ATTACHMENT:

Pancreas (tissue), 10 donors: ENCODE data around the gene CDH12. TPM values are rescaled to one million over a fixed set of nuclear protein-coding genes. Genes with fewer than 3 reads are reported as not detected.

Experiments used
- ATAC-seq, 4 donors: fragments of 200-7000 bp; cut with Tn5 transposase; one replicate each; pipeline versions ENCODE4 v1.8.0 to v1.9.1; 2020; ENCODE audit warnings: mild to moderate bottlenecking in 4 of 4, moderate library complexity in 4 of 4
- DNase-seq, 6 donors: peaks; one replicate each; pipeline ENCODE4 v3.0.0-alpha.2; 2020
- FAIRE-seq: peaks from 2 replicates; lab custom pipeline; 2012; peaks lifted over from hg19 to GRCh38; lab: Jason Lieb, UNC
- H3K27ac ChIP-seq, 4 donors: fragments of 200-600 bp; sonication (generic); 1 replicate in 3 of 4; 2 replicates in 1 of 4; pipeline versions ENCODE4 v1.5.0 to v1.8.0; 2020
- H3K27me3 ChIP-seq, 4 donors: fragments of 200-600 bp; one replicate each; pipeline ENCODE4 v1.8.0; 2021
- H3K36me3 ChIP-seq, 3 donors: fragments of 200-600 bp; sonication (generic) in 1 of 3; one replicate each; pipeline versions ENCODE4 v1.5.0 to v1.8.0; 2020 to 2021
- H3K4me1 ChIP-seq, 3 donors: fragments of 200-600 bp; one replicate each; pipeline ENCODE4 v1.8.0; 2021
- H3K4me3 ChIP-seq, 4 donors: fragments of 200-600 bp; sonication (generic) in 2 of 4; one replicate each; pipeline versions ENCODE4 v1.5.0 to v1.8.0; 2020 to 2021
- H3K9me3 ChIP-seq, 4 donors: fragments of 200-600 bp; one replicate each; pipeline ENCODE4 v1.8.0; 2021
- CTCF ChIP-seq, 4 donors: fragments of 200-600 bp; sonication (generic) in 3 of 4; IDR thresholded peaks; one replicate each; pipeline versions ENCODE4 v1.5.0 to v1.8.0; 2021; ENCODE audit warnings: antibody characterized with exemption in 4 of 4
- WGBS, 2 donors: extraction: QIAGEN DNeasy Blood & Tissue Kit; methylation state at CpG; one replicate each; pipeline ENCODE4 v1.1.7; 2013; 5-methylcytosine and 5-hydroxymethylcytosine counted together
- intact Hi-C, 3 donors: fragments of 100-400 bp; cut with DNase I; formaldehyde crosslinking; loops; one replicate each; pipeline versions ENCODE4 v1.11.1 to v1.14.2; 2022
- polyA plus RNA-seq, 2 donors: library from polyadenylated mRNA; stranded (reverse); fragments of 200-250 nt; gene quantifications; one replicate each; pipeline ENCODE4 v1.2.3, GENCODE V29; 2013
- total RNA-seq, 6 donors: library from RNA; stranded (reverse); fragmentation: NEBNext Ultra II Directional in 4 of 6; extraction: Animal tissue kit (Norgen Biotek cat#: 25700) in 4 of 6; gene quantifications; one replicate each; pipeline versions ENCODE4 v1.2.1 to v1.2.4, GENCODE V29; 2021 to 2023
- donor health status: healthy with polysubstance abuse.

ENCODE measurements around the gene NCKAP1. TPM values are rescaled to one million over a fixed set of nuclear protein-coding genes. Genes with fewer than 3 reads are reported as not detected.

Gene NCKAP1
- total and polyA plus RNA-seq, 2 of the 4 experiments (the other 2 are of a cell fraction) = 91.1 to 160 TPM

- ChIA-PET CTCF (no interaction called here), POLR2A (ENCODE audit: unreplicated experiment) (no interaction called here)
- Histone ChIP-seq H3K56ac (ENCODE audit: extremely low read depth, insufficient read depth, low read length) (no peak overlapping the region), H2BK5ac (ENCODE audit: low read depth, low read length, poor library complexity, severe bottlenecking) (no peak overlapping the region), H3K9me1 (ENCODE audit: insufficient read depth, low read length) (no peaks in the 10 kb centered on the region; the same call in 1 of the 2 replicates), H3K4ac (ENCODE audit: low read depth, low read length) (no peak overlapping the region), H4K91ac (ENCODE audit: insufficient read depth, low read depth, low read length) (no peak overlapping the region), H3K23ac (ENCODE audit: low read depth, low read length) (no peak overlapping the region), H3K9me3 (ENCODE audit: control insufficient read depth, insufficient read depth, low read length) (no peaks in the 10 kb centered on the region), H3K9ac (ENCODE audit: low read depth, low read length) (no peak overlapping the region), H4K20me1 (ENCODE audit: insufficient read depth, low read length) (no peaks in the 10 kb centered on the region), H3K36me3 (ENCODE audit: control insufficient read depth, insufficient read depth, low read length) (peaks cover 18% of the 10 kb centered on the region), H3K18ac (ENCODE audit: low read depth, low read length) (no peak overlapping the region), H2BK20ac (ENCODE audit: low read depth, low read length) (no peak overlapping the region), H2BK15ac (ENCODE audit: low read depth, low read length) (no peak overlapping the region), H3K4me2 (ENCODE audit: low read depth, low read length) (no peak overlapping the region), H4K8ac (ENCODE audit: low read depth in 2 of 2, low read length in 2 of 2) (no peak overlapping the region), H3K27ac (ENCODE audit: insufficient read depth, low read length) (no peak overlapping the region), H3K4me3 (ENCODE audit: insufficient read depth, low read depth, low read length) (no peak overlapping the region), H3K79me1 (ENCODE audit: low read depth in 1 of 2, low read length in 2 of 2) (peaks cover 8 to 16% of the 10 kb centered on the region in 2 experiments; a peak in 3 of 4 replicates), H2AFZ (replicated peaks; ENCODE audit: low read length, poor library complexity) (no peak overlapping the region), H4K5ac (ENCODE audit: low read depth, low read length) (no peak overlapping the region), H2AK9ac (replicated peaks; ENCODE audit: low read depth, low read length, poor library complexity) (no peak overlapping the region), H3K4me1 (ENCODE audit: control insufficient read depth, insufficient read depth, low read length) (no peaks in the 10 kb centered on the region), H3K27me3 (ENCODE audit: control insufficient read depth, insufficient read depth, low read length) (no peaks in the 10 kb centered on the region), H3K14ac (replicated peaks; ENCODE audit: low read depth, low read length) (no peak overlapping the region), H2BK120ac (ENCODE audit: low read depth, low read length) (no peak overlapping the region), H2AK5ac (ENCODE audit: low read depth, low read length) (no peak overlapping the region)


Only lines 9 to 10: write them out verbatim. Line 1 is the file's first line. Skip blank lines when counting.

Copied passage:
- H3K4me1 ChIP-seq, 3 donors: fragments of 200-600 bp; one replicate each; pipeline ENCODE4 v1.8.0; 2021
- H3K4me3 ChIP-seq, 4 donors: fragments of 200-600 bp; sonication (generic) in 2 of 4; one replicate each; pipeline versions ENCODE4 v1.5.0 to v1.8.0; 2020 to 2021